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Julia A. McMillan, MD, editor-in-chief of Contemporary Pediatrics, is professor of pediatrics, vice chair for pediatric education, and director of the residency training program, Johns Hopkins University School of Medicine, Baltimore.
Even in the pre-Prevnar, pre-conjugated Hib vaccine era, urinary tract infection was the most common bacterial infection found in infants who presented with fever without localizing clinical findings.
Vaccines have nearly eliminated invasive Haemophilus influenzae type b infection in the United States and significantly diminished the frequency of serious infection because of Streptococcus pneumoniae, yet suspicion of UTI in febrile infants remains as important as ever.
Among febrile infants younger than 12 months with no focal findings, 6.5% of girls and 3.3% of boys will have a UTI. That percentage rises to 8% of febrile girls aged between 12 and 24 months and falls to 1.9% for boys in their second year of life.
Lacking evidence to assure us otherwise, experts have, in the past, recommended that diagnosis of the first UTI in an infant younger than 24 months should prompt renal and bladder ultrasound examination as well as a voiding cystourethrogram (VCUG), with the intent to provide long-term antibiotic prophylaxis for infants whose VCUG was abnormal.
New guidelines have now been published in consideration of accumulated evidence that demonstrates that 1) the vast majority of infants who develop their first UTI do not have significant vesicoureteral reflux demonstrable on VCUG, and 2) antibiotic prophylaxis is not beneficial in preventing subsequent UTIs in infants with mild to moderate reflux.4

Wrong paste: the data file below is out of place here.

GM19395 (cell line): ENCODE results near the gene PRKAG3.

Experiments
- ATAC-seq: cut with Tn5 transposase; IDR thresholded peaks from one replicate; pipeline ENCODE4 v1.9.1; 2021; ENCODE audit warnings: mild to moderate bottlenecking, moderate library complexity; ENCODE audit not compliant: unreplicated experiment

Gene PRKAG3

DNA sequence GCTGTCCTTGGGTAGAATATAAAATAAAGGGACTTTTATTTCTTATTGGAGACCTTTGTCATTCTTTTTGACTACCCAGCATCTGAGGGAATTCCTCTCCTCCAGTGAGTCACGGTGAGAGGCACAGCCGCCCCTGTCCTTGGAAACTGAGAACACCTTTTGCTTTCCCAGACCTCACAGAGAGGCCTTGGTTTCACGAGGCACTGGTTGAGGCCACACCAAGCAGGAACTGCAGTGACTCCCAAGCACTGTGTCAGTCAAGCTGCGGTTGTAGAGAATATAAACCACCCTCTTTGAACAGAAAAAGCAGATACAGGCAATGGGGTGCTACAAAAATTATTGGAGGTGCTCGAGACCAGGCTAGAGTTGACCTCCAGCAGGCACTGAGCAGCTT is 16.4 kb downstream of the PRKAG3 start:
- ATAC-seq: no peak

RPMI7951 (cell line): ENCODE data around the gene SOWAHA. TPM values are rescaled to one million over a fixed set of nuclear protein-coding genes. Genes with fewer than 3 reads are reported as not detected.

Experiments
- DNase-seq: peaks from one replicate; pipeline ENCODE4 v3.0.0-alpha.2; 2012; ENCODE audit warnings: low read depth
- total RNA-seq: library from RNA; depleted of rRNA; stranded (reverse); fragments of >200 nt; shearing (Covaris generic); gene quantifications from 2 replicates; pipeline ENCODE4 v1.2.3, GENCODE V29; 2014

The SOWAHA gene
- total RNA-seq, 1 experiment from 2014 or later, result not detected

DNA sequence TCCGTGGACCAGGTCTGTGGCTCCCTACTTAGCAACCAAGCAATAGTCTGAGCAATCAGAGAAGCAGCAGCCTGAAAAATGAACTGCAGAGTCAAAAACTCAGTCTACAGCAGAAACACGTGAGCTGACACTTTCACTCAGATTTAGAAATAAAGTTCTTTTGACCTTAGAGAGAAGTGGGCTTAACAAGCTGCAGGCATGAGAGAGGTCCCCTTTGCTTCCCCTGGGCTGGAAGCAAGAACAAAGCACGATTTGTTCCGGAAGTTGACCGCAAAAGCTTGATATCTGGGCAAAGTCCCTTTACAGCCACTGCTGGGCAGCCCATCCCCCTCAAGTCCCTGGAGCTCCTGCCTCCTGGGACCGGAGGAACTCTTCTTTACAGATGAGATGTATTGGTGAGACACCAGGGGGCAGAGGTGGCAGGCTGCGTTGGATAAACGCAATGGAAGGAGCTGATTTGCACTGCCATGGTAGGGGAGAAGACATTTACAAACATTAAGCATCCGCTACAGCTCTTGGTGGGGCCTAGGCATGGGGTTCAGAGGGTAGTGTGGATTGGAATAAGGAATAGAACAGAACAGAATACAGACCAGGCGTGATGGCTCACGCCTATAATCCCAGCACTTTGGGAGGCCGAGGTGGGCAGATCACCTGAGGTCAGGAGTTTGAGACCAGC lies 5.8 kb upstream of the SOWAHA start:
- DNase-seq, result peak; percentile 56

Kenneth Roberts, MD, lead author of the new guidelines and chair of the American Academy of Pediatrics Subcommittee on Urinary Tract Infection, 2009-2011, has provided a practical discussion in this month's issue of many of the recommendations included in the guidelines.
There are some aspects of Roberts' article and of the guidelines themselves that should be emphasized:
1) Accurate diagnosis and appropriate initial therapy are as important as ever. Pediatricians must maintain a high index of suspicion for UTIs in febrile infants, and diagnostic tests should be obtained in a manner that assures accurate interpretation of findings.
2) The recommendations for management apply to uncomplicated, first UTIs in infants with normal anatomy.
One of the most important functions of a physician is to understand when guidelines do not apply. Although each child is unique, some are more susceptible to certain conditions than are others. It's our job to determine which child is at greater risk and to individualize care for that child.
1. Hoberman A, Chao HP, Keller DM, Hickey R, Davis HW, Ellis D. Prevalence of urinary tract infection in febrile infants. J Pediatr. 1993;123(1):17-23.
2. Roberts KB, Charney E, Sweren RJ, et al. Urinary tract infection in infants with unexplained fever: a collaborative study. J Pediatr. 1983;103(6):864-867.
3. Bauchner H, Philipp B, Dashefsky B, Klein JO. Prevalence of bacteriuria in febrile children. Pediatr Infect Dis J. 1987;6(3):239-242.
4. Subcommittee on Urinary Tract Infection, Steering Committee on Quality Improvement and Management, Roberts KB. Urinary tract infection: clinical practice guideline for the diagnosis and management of the initial UTI in febrile infants and children 2 to 24 months. Pediatrics. 2011;128(3):595-610.